On a Saturday before Easter, most likely in AD 393, Fabiola stood outside the full church of Saint John Lateran in Rome. She was dressed in sackcloth, with her hair disheveled, her unwashed cheeks streaming with tears.
Robert Jermain Thomas – First Protestant Martyr in Korea
Today, when Christians from Korea travel to Great Britain, they often make a point of visiting Hanover, south Wales, where Robert Jermain Thomas spent his childhood. Some even venture out to the small town of Rhayader, where he was born in 1839. That’s because Thomas is still remembered in Korea as the man who died in order to introduce Bibles into the country.
An Early Passion
Theological error and heresy constantly plagued the church during the life of the Apostle Paul, so it is no surprise that his final instructions to Timothy contain essential counsel on the right way to address error and heresy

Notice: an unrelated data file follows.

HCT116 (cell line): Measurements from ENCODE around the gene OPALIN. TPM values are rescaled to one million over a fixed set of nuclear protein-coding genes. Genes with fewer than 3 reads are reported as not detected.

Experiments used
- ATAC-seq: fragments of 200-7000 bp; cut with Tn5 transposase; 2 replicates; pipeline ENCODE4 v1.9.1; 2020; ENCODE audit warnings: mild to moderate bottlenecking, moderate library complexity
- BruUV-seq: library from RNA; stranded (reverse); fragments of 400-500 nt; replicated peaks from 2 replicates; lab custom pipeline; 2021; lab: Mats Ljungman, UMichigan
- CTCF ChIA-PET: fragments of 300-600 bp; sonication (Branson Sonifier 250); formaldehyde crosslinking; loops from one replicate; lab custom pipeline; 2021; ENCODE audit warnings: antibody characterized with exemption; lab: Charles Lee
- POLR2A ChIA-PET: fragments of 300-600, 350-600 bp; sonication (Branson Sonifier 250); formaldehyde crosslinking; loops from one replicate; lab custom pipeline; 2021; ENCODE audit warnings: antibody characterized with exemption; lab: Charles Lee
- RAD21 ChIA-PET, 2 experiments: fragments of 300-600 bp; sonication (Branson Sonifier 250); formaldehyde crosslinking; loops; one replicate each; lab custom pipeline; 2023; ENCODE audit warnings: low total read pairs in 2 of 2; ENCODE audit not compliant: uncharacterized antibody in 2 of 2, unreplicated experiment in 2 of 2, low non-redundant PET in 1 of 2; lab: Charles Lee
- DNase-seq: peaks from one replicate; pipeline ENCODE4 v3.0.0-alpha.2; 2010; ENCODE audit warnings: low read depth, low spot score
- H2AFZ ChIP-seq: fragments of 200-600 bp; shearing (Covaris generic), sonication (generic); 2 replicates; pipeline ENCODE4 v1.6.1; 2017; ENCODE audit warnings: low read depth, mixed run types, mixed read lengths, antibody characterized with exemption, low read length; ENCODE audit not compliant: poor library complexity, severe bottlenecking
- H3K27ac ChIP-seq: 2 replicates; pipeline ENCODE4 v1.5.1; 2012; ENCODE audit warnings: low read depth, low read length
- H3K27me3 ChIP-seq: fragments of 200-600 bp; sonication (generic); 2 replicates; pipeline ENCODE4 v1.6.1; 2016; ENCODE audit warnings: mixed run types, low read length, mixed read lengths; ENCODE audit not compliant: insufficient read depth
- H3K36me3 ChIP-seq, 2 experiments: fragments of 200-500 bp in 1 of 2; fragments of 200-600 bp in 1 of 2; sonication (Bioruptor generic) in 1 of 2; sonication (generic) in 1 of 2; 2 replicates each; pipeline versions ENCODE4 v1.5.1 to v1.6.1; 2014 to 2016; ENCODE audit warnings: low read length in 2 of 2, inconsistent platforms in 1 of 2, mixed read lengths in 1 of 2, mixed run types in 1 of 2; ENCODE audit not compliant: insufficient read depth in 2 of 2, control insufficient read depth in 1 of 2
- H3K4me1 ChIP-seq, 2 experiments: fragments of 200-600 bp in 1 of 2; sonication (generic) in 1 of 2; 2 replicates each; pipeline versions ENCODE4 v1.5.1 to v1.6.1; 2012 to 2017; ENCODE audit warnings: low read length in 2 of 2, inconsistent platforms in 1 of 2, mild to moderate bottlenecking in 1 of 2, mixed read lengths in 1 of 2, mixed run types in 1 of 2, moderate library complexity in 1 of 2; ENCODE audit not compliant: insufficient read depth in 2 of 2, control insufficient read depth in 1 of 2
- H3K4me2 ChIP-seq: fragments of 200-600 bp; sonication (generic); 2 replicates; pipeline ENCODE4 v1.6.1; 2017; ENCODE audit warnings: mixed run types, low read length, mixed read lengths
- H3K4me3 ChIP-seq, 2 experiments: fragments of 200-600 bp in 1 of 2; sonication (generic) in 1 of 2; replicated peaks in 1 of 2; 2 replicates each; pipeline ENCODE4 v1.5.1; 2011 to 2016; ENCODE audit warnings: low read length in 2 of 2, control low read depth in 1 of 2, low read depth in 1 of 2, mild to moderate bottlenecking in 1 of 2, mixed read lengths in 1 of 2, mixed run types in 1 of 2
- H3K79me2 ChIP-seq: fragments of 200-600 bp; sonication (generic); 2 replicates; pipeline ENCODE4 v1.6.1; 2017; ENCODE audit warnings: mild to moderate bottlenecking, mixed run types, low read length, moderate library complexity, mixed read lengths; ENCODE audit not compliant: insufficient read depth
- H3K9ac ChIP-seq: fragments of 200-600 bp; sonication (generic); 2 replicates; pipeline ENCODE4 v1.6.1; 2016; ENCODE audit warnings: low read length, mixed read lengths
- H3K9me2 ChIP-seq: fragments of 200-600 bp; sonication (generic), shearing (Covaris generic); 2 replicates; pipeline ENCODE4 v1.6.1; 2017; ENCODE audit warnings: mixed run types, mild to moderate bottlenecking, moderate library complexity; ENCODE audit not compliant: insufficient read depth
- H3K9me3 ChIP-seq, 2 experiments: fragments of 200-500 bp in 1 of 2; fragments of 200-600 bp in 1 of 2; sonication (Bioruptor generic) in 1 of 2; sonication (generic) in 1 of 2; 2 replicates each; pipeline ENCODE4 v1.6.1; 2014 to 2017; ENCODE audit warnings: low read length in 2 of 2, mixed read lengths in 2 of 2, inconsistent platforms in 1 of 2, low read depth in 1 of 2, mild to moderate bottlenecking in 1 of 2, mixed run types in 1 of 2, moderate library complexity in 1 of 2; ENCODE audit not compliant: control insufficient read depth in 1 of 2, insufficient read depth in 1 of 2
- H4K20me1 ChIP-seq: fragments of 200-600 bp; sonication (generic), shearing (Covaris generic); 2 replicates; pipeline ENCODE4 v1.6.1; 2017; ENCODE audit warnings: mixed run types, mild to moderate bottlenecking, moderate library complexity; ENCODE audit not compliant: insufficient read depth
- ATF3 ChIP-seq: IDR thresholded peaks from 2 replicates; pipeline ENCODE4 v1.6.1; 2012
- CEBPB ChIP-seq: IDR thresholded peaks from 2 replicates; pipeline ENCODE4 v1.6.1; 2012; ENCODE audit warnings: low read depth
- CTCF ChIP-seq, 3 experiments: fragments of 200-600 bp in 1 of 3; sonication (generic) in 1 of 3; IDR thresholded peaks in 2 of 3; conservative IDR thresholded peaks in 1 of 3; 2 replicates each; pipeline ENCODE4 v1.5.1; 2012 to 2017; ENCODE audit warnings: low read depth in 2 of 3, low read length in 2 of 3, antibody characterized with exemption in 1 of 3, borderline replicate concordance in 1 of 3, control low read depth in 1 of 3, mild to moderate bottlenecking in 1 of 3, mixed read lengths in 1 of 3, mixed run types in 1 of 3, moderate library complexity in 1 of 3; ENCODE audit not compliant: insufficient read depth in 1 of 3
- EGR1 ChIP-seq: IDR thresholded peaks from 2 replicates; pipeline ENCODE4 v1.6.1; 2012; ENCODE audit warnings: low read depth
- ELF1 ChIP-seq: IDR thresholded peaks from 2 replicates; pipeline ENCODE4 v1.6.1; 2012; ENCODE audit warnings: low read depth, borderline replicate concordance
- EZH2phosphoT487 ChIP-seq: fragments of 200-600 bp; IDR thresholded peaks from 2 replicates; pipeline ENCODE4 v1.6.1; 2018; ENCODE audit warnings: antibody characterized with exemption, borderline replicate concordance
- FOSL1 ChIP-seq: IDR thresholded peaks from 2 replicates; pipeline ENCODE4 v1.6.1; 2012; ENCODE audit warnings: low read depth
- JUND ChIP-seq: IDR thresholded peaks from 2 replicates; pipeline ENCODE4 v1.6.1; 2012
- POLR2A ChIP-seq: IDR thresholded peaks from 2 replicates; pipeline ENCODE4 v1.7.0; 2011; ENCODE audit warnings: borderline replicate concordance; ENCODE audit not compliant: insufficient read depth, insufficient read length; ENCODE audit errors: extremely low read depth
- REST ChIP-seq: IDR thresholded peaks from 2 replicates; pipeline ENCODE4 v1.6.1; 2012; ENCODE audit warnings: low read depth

If a believer, perhaps a pastor, has a conversation with someone who suspects they are transgender or experiences gender dysphoria, our first response should be compassion. Imagine waking up daily and thinking, “I have the wrong body.” If we are in a position to give counsel or advice, we should be “quick to listen, slow to speak” as James 1 says
Christians are frequently reminded to “remember the reason for Christmas,” meaning, of course, that we should turn our attention away from the cultural trappings and to the fact that Jesus was born to Mary in Bethlehem. But this Christmas, perhaps we should fix our attention a little more closely, not just on the details of Jesus’ birth, but on the miracle of the incarnation. In so doing, we join a great cloud of Christian witnesses, who have reflected deeply on this glorious mystery.
John Calvin, the great French Reformer who devoted most of his ministry to the church in Geneva, ranks amongst the most influential theologians of all time. His legacy to the church – and, indeed to the world – goes far beyond what many realise. But out of the many aspects of his legacy there is one that stands out more than others that has probably been given less attention than it deserves and that is his emphasis on piety.